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Human Aging, Exercise & FMD: Translational Physiology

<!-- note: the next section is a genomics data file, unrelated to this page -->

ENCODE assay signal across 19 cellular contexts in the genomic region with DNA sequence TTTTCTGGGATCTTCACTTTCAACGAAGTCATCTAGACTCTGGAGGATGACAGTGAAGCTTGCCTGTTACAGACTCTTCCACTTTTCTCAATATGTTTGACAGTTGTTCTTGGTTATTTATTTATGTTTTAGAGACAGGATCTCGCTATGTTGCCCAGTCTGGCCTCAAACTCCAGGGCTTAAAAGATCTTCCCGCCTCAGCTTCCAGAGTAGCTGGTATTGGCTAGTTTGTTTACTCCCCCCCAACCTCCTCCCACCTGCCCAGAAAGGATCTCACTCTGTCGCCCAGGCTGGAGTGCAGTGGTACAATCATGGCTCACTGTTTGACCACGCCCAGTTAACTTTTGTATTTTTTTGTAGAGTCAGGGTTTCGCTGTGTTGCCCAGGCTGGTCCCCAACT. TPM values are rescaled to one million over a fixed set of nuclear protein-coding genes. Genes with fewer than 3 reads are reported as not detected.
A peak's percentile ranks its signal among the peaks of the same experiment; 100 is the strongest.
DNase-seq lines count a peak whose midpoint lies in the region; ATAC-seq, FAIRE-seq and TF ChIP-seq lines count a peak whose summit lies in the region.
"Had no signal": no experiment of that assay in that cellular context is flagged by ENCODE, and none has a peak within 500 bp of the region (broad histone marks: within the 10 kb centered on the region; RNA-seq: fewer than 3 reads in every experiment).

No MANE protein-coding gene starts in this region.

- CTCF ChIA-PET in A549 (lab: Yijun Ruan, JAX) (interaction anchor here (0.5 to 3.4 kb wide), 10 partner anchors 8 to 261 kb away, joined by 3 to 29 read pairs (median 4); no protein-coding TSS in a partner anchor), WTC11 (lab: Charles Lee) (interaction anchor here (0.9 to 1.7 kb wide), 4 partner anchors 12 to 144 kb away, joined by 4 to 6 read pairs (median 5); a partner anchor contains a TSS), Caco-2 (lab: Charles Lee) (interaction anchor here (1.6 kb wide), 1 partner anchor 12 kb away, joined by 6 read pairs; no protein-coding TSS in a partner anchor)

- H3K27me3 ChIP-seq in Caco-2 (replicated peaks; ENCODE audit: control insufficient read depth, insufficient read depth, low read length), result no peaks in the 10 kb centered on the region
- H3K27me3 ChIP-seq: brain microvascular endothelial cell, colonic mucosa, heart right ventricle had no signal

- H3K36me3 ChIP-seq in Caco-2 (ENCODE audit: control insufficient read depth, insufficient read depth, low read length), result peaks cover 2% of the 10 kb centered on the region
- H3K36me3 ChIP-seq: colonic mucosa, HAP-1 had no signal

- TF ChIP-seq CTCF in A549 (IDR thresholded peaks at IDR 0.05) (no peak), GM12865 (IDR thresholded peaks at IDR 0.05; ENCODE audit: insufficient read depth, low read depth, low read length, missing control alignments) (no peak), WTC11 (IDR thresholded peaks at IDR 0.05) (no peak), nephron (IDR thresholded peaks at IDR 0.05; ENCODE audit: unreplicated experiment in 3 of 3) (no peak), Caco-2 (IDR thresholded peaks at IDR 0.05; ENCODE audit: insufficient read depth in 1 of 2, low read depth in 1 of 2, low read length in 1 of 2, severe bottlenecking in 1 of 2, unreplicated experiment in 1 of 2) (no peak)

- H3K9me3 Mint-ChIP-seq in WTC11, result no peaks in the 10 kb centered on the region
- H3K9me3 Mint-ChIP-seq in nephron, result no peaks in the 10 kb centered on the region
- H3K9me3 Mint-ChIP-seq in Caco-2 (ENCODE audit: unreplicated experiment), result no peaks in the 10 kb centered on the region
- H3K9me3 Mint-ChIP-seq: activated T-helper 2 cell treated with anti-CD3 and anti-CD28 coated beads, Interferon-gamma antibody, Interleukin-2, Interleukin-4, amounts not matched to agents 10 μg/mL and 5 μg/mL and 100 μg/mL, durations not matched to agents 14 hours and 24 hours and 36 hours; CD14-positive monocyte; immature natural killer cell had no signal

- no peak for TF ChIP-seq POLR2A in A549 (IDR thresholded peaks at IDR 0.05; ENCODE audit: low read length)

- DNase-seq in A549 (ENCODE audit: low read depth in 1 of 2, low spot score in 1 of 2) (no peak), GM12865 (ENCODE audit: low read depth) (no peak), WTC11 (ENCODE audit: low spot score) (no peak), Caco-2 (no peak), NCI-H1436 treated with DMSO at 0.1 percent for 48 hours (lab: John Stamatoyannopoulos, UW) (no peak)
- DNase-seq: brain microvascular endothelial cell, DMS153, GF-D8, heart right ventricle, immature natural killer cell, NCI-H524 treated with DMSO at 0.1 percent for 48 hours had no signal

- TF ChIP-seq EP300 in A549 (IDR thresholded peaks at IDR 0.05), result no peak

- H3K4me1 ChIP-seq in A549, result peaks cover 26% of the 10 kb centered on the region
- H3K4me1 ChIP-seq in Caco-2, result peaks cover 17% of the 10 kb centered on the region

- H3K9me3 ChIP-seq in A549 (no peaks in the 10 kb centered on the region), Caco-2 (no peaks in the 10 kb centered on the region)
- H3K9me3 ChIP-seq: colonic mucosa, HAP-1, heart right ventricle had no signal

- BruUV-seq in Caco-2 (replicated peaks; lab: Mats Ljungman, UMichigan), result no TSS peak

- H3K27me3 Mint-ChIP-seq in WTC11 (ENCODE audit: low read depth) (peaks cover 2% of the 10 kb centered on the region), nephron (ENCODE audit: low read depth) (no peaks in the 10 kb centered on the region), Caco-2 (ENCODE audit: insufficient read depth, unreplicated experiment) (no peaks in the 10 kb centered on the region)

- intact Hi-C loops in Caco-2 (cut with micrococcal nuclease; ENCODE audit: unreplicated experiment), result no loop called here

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This is a competitive renewal proposal for R01 AG13038, currently in its 8' consecutive year of funding. The focus of this award has been to study the effects of aging and lifestyle interventions on large artery function and structure. In the present plan we propose to continue our productive work on this theme by testing the following tightly focused set of working hypotheses: 1) regular moderate-intensity aerobic exercise (daily brisk walking) increases peripheral conduit artery flow-mediated dilation (FMD), a measure of endothelium-dependent vasodilatory capacity and overall arterial vascular health, in previously sedentary middle-aged and older adults; 2) an increase in nitric oxide (NO) bioavailability is the key mechanism by which regular aerobic exercise improves FMD; 3) an increase in the bioavailability of the critical co-factor for NO synthesis, tetrahydrobiopterin (BH4), is one mechanism by which regular aerobic exercise increases NO bioavailability and FMD; 4) a reduction in vascular oxidative stress, related in part to an increase in extracellular superoxide dismutase (ecSOD), is an important mechanism by which regular aerobic exercise increases BH4 and NO bioavailability and FMD; 5) changes in the expression of proteins encoded by specific genes in arterial endothelial cells (i.e., increases in enzymatic antioxidant, eNOS, and phosphorylated eNOS protein expressions, and reductions in oxidant enzyme, endothelin-1, and angiotensin II receptor protein expressions) are among the key molecular mechanisms associated with the favorable effects of regular aerobic exercise on oxidative stress, BH4 and NO bioavailability, and FMD. To test these hypotheses we will conduct 2 complementary randomized aerobic exercise intervention trials in sedentary healthy middle-aged and older (age 55-75 years) men and women. The mechanistic roles played by changes in vascular oxidative stress and BH4 and NO bioavailability in mediating improvements in FMD will be determined in experimental sessions conducted before and after a 12-week exercise (or non-exercise attention control) condition. Insight into the molecular mechanisms involved will be obtained using a novel translational physiology research technique by which changes in arterial endothelial cell protein expression of genes involved in the regulation of these cellular and systemic adaptations to habitual exercise will be determined via quantitative immunofluorescence. The expected results will provide new, clinically important insight into the efficacy of moderate aerobic exercise for restoring arterial endothelial function in middle-aged and older sedentary adults, and the underlying mechanisms. In particular, the proposed research will provide the first information on 2 highly novel mechanisms by which regular exercise may augment NO bioavailability: 1) by increasing BH4 bioavailability; and 2) by producing changes in the expression of key arterial endothelial cell proteins involved in determining endothelial function. :_OVIDED. University of Colorado-Boulder, Boulder, Colorado
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